Love is the foundation that helps us thrive, but sometimes it isn’t enough
The care system shouldn’t be a postcode lottery because the stakes are too high, says Laura Beveridge
Laura Beveridge - Image credit: Nick Grigg/Holyrood
As a child in care I did know love. Love was in the tears I cried for my brother and sister who I was separated from.
It was in the brave face I put on for my mum as she cried at the children’s hearings and it was in the ache in my heart for what could have been.
I was loved. My mum just didn’t have the ability to translate that love into caring for me and because of that, I was taken into care, where love isn’t part of the job description.
Since then, I have had ten years working in the care system where I never saw families torn apart by a lack of love, I saw them torn apart by adversity that meant love couldn’t thrive or when love just wasn’t enough.
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Love wasn’t enough for my friend who spent a lifetime in care ‘for his own protection’ because his father couldn’t keep his fists to himself.
I loved my friend, but it wasn’t enough to help him understand the trauma and rejection of his early life. He died at 21.
I know a little boy who was taken in by his uncle when his dad died.
And while his uncle undoubtedly loves him, he too is grieving and he struggles with depression.
This little boy’s life has changed. He has lost a dad and gained a social worker. It’s complex.
Love is important, it’s the foundation that helps us all thrive.
But love alone is not what keeps a family whole or heals the scars of families torn apart by poverty, abuse and all the adversities in between.
I often think of the parents that lose children to care, what might have helped?
I think of my mum and how lost she was, no one was there for her. She didn’t need help to love, she needed help to care.
The irony for me was that I was removed from the potential, with support, for love to flourish and placed into a care system that felt cold and clinical.
It didn’t feel like home and I didn’t feel loved or claimed by it.
Loving, caring people work and live in the system, but a loving home is never a guarantee and for most, love is seen as unprofessional.
The care system isn’t a thing; it’s people and places and it’s language.
The care system has many words that grate, like ‘service user’ or ‘sibling’, when what is meant is children, brothers or sisters.
How do you think that makes us feel, that our care has a special, impersonal tone to it?
A journey through care can feel like a series of boxes. If a child doesn’t fit in the box, they’re moved on, then moved on, then moved on.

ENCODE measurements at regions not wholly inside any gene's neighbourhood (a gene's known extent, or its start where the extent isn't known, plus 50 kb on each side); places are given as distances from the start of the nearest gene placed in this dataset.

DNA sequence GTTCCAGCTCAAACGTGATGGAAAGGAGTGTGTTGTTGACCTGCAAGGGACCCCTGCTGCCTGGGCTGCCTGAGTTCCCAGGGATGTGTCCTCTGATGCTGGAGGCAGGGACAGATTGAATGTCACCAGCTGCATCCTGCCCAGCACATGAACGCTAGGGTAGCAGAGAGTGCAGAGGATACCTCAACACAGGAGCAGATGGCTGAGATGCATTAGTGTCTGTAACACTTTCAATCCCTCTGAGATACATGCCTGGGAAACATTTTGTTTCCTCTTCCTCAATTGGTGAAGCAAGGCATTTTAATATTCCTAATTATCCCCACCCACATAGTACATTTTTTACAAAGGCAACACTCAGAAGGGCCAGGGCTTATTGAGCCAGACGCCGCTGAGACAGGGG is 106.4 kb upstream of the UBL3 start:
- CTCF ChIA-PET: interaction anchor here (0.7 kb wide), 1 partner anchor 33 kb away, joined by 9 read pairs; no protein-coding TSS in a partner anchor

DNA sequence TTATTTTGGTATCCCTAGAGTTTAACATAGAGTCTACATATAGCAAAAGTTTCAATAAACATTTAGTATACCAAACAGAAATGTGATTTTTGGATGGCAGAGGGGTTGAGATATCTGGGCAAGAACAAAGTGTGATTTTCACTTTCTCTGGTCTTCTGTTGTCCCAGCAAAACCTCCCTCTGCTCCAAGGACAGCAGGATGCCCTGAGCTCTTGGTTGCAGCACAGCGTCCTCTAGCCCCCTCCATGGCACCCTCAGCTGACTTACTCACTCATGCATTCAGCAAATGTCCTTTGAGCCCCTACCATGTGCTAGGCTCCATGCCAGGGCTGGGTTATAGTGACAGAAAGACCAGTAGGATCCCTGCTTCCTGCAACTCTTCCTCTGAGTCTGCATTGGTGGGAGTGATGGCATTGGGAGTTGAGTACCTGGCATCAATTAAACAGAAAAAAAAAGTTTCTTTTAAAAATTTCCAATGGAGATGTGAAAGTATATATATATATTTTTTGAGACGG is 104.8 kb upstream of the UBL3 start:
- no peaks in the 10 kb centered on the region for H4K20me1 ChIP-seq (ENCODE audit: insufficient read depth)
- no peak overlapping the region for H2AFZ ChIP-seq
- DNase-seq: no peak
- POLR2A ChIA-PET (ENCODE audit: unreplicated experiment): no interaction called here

It’s treading water and each uplift leaves a scar as we’re scraped out and sent away.
That’s why by the time many leave the care system they feel isolated and broken.
I felt broken. I felt unloved and when you feel unloved, you become un-loveable. It’s a vicious cycle.
If I was asked at 15 ‘what would the best care system in the world look like?’ I would have asked for more cigarettes, more ‘time out’, maybe more ‘key time’ – key time being time spent with my care worker in residential care.
I wouldn’t have been able to think outside the box, because I had nothing else to compare it to.
But if I had been asked by someone that I really trusted what I really wanted from the care system, I’d have talked about how much I missed my brother and sister, I’d have talked about how much I just wanted to be normal, and I would have asked for whatever support it took to let me live at home with my mum.
I would have said I wanted to be part of a family.
Home and family is where love is possible and I have met so many young people that could have returned home if more community support was in place.
Conversely, I remember one mum telling me that she wouldn’t like to take her child home because of all the support her child would lose. That’s real love, however misplaced.
I’ve seen some amazing family support workers that make family life possible, but the services families receive are dependent on funding, postcodes and local authority funding and whatever third sector provision is available.
Whatever care is, it shouldn’t be a lottery because the stakes are too high.
The First Minister has set up a care review which she says will put love and care-experienced people right at its core.
I hope with all my heart that this time we will have an approach that lives up to its ambition. I’d love that.
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